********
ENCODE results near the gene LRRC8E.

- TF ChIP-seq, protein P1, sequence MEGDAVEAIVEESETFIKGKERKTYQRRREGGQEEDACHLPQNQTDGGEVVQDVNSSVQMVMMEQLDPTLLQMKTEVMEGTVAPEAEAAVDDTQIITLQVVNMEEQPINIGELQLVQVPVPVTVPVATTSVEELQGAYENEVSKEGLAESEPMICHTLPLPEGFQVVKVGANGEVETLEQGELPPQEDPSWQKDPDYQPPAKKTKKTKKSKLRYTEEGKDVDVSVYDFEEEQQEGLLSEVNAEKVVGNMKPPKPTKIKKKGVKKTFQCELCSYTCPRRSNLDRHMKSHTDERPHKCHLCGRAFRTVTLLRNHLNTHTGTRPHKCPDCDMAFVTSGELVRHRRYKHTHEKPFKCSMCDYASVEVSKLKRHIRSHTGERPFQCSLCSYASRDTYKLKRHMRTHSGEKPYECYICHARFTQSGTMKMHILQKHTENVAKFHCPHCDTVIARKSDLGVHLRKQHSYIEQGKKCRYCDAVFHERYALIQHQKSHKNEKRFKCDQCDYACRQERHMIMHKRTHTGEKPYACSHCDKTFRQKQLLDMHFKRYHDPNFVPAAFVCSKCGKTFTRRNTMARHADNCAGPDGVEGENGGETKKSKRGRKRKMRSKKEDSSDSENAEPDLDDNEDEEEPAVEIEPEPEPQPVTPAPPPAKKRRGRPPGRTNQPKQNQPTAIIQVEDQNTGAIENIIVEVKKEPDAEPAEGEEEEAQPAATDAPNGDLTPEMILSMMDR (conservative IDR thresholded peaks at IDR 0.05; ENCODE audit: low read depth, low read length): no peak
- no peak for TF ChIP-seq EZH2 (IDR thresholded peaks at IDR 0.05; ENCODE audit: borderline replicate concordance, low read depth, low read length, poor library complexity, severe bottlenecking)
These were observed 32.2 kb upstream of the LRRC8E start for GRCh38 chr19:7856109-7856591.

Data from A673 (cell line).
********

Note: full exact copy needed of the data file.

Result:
ENCODE results near the gene LRRC8E.

- TF ChIP-seq, protein P1, sequence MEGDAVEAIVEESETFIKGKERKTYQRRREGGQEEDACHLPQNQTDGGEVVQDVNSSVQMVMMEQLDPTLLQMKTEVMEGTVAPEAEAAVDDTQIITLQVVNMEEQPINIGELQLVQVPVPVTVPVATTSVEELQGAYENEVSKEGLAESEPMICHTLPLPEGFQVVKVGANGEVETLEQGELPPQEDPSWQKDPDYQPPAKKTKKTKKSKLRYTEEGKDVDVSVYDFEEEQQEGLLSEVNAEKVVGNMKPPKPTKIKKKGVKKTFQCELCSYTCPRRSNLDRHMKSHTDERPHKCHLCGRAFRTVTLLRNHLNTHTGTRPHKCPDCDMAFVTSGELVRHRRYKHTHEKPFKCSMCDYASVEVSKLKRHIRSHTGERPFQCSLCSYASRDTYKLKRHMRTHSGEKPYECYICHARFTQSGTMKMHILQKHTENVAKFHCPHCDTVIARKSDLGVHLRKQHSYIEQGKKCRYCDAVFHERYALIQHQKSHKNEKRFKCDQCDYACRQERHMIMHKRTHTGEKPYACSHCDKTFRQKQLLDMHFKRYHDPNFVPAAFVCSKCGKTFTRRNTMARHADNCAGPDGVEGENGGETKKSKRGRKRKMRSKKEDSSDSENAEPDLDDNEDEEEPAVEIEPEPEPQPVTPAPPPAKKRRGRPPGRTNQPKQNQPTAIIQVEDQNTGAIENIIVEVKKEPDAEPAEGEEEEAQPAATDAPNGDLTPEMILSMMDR (conservative IDR thresholded peaks at IDR 0.05; ENCODE audit: low read depth, low read length): no peak
- no peak for TF ChIP-seq EZH2 (IDR thresholded peaks at IDR 0.05; ENCODE audit: borderline replicate concordance, low read depth, low read length, poor library complexity, severe bottlenecking)
These were observed 32.2 kb upstream of the LRRC8E start for GRCh38 chr19:7856109-7856591.

Data from A673 (cell line).